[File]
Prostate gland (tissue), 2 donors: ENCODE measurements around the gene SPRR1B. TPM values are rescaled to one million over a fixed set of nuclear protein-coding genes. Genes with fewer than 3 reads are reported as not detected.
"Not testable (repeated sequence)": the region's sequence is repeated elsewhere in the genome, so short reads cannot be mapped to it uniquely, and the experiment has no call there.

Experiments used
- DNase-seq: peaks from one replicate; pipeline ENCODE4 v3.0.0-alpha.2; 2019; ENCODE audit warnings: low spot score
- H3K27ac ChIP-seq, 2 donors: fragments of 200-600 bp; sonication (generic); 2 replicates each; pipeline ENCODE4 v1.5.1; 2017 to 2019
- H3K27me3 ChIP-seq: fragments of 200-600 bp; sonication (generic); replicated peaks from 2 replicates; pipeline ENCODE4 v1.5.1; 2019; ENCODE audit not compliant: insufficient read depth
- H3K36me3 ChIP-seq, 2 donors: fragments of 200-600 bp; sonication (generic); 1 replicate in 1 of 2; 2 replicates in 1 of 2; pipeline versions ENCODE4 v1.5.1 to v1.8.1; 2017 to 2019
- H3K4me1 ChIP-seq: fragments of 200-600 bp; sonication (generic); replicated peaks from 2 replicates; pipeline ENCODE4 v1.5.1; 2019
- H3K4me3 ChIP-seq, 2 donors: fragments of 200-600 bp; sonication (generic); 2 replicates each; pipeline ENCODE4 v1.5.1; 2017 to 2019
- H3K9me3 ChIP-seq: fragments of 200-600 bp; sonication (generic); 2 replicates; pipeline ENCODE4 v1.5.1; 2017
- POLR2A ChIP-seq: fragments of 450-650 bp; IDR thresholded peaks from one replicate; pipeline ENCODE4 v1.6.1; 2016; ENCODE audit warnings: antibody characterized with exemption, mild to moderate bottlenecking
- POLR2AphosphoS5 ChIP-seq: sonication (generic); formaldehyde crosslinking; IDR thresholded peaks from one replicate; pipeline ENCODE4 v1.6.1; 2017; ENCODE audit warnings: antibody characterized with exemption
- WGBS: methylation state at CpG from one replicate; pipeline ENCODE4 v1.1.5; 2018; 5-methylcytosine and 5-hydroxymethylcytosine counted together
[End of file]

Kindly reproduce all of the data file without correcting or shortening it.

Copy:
Prostate gland (tissue), 2 donors: ENCODE measurements around the gene SPRR1B. TPM values are rescaled to one million over a fixed set of nuclear protein-coding genes. Genes with fewer than 3 reads are reported as not detected.
"Not testable (repeated sequence)": the region's sequence is repeated elsewhere in the genome, so short reads cannot be mapped to it uniquely, and the experiment has no call there.

Experiments used
- DNase-seq: peaks from one replicate; pipeline ENCODE4 v3.0.0-alpha.2; 2019; ENCODE audit warnings: low spot score
- H3K27ac ChIP-seq, 2 donors: fragments of 200-600 bp; sonication (generic); 2 replicates each; pipeline ENCODE4 v1.5.1; 2017 to 2019
- H3K27me3 ChIP-seq: fragments of 200-600 bp; sonication (generic); replicated peaks from 2 replicates; pipeline ENCODE4 v1.5.1; 2019; ENCODE audit not compliant: insufficient read depth
- H3K36me3 ChIP-seq, 2 donors: fragments of 200-600 bp; sonication (generic); 1 replicate in 1 of 2; 2 replicates in 1 of 2; pipeline versions ENCODE4 v1.5.1 to v1.8.1; 2017 to 2019
- H3K4me1 ChIP-seq: fragments of 200-600 bp; sonication (generic); replicated peaks from 2 replicates; pipeline ENCODE4 v1.5.1; 2019
- H3K4me3 ChIP-seq, 2 donors: fragments of 200-600 bp; sonication (generic); 2 replicates each; pipeline ENCODE4 v1.5.1; 2017 to 2019
- H3K9me3 ChIP-seq: fragments of 200-600 bp; sonication (generic); 2 replicates; pipeline ENCODE4 v1.5.1; 2017
- POLR2A ChIP-seq: fragments of 450-650 bp; IDR thresholded peaks from one replicate; pipeline ENCODE4 v1.6.1; 2016; ENCODE audit warnings: antibody characterized with exemption, mild to moderate bottlenecking
- POLR2AphosphoS5 ChIP-seq: sonication (generic); formaldehyde crosslinking; IDR thresholded peaks from one replicate; pipeline ENCODE4 v1.6.1; 2017; ENCODE audit warnings: antibody characterized with exemption
- WGBS: methylation state at CpG from one replicate; pipeline ENCODE4 v1.1.5; 2018; 5-methylcytosine and 5-hydroxymethylcytosine counted together